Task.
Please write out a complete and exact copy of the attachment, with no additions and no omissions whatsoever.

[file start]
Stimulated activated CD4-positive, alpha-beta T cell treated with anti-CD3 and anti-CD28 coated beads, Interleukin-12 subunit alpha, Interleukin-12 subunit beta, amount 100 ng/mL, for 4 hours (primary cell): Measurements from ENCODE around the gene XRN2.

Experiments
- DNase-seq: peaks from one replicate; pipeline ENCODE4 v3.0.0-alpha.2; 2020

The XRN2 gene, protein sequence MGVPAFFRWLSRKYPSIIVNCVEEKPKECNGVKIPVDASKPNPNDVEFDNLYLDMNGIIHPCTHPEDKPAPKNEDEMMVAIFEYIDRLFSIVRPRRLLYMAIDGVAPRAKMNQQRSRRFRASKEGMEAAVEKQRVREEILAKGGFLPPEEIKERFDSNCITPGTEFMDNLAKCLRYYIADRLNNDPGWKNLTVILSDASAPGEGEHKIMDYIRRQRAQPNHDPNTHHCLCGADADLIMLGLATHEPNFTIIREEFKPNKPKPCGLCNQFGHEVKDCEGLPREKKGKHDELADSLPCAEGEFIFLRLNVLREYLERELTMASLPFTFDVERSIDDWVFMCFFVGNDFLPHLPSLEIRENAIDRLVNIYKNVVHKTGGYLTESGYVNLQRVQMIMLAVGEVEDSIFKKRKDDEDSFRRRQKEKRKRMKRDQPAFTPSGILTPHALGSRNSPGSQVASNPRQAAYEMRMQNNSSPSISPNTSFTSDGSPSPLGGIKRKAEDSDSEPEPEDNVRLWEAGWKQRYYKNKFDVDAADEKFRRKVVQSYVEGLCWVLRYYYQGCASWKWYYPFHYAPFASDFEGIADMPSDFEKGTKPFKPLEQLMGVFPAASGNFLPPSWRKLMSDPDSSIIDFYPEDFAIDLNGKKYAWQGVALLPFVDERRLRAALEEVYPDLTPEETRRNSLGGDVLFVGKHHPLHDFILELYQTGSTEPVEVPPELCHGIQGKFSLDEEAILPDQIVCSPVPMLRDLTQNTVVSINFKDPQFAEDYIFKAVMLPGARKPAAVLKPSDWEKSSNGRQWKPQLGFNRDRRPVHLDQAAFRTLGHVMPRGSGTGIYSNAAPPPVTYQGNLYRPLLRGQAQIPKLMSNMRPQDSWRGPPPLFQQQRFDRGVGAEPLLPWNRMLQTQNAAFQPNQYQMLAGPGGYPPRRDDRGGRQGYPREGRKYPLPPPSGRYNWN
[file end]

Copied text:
Stimulated activated CD4-positive, alpha-beta T cell treated with anti-CD3 and anti-CD28 coated beads, Interleukin-12 subunit alpha, Interleukin-12 subunit beta, amount 100 ng/mL, for 4 hours (primary cell): Measurements from ENCODE around the gene XRN2.

Experiments
- DNase-seq: peaks from one replicate; pipeline ENCODE4 v3.0.0-alpha.2; 2020

The XRN2 gene, protein sequence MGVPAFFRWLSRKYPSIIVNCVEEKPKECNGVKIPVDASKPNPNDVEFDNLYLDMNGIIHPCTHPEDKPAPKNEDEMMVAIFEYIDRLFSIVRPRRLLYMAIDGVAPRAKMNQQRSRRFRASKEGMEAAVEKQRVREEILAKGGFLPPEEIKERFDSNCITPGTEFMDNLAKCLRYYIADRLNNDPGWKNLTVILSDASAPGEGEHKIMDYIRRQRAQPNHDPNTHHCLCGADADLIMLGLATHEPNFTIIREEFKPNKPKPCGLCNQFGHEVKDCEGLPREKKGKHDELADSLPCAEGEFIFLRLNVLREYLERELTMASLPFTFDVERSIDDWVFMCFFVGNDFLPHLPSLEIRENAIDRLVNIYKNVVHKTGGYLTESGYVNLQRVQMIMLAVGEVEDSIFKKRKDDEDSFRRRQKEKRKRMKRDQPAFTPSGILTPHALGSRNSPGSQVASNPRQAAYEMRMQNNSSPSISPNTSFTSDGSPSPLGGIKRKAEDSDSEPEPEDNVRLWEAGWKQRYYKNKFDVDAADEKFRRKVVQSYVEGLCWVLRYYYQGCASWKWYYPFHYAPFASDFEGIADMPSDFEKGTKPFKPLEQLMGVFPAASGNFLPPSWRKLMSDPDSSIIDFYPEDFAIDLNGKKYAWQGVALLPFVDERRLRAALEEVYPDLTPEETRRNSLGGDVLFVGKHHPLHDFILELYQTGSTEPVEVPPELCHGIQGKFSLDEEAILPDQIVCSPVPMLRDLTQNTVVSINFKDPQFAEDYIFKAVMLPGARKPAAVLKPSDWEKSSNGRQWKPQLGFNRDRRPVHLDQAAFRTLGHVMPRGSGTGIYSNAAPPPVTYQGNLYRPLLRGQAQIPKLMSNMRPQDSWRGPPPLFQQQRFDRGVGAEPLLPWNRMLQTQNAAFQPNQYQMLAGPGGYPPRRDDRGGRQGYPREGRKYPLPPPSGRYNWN